Biography

Early years

Rainey attended the public schools and Knox Academy and Knox College, Galesburg, Ill. He transferred to, and graduated from Amherst College in 1883 and then the Union College of Law, in Chicago which he graduated in 1885. He was admitted to the bar in 1885 and commenced practice in Carrollton, Ill.

Political career

Rainey was appointed master in chancery for Greene County, Ill., from 1887 until 1895, when he resigned, and returned to private practice. He then decided to return to politics in 1902 getting elected to Congress and serving for nine terms before losing to Guy L. Shaw in 1920. Two years later, he won back his seat and served until his death.

Leadership

Due to the Great Depression, the Republican party lost its majority in a landslide, and, with John Nance Garner elevated to the Speakership, Rainey ran for, and defeated John McDuffie for the Majority leadership. McDuffie remained as Whip.

Speaker of the House

Statue of Henry T. Rainey, north of Carrollton, Illinois
Statue of Henry T. Rainey, north of Carrollton, Illinois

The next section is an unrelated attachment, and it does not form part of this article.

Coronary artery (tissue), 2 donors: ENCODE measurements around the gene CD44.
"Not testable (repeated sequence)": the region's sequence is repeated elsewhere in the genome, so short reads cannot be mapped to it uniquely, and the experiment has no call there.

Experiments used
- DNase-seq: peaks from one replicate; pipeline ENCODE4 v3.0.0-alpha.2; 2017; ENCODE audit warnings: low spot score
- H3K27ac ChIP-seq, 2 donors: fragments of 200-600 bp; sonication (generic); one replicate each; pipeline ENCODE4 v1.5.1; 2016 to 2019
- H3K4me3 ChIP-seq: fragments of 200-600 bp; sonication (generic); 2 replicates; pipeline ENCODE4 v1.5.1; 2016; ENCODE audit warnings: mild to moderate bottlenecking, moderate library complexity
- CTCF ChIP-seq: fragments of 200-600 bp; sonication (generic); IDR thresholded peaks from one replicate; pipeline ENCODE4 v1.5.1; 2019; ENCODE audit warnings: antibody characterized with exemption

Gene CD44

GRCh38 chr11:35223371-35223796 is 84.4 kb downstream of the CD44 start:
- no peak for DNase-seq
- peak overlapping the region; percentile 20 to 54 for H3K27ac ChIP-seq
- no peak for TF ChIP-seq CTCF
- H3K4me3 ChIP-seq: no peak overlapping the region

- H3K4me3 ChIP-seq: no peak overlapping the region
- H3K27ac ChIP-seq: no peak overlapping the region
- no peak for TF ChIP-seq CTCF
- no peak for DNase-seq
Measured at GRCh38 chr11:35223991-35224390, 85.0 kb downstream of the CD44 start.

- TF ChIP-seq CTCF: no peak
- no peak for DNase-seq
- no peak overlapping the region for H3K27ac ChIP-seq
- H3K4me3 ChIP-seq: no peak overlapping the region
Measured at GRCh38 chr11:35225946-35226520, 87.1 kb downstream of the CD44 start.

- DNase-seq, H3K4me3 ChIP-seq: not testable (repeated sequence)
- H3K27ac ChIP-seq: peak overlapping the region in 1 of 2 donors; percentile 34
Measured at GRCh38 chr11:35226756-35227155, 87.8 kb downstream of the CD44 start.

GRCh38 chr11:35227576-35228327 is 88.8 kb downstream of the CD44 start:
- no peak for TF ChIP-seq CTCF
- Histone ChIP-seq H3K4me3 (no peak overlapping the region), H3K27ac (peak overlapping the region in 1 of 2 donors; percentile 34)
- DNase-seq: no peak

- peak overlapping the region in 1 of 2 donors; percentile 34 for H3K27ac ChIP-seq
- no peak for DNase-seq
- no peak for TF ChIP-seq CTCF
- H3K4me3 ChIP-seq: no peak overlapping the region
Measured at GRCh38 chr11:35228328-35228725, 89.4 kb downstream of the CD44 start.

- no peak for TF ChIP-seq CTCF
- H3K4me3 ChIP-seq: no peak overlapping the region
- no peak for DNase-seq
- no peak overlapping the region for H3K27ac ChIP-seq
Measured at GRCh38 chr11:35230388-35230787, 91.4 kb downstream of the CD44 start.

With Speaker Garner having been inaugurated Vice President on March 4, 1933, Rainey, being next in line, was elected Speaker of the House when President Roosevelt called a special session of Congress two days later. Rainey gave the Roosevelt administration carte blanche to do whatever it wanted, allowing almost the entire New Deal to be passed with little or no changes.

More reforms were passed during the regular session starting December. Rainey died of a heart attack the following summer, before the new Congress could meet.

See also

Further reading

  • Waller, Robert Alfred. Rainey of Illinois: a political biography, 1903-34 (University of Illinois Press, 1977)
  • United States Congress. "Henry Thomas Rainey (id: R000014)". Biographical Directory of the United States Congress.

External links

U.S. House of Representatives
Preceded by
James R. Williams
Member of the U.S. House of Representatives
from Illinois's 20th congressional district

1903–1921
Succeeded by
Guy L. Shaw
Preceded by
Guy L. Shaw
Member of the U.S. House of Representatives
from Illinois's 20th congressional district

1923–1934
Succeeded by
Scott W. Lucas
Preceded by
John Nance Garner
Speaker of the U.S. House of Representatives
March 9, 1933 – August 19, 1934
Succeeded by
Joseph W. Byrns
Party political offices
Preceded by
John Q. Tilson
Majority Leader of the United States House of Representatives
December 7, 1931 – March 3, 1933
Succeeded by
Joseph W. Byrns


This page was last edited on 13 July 2019, at 23:53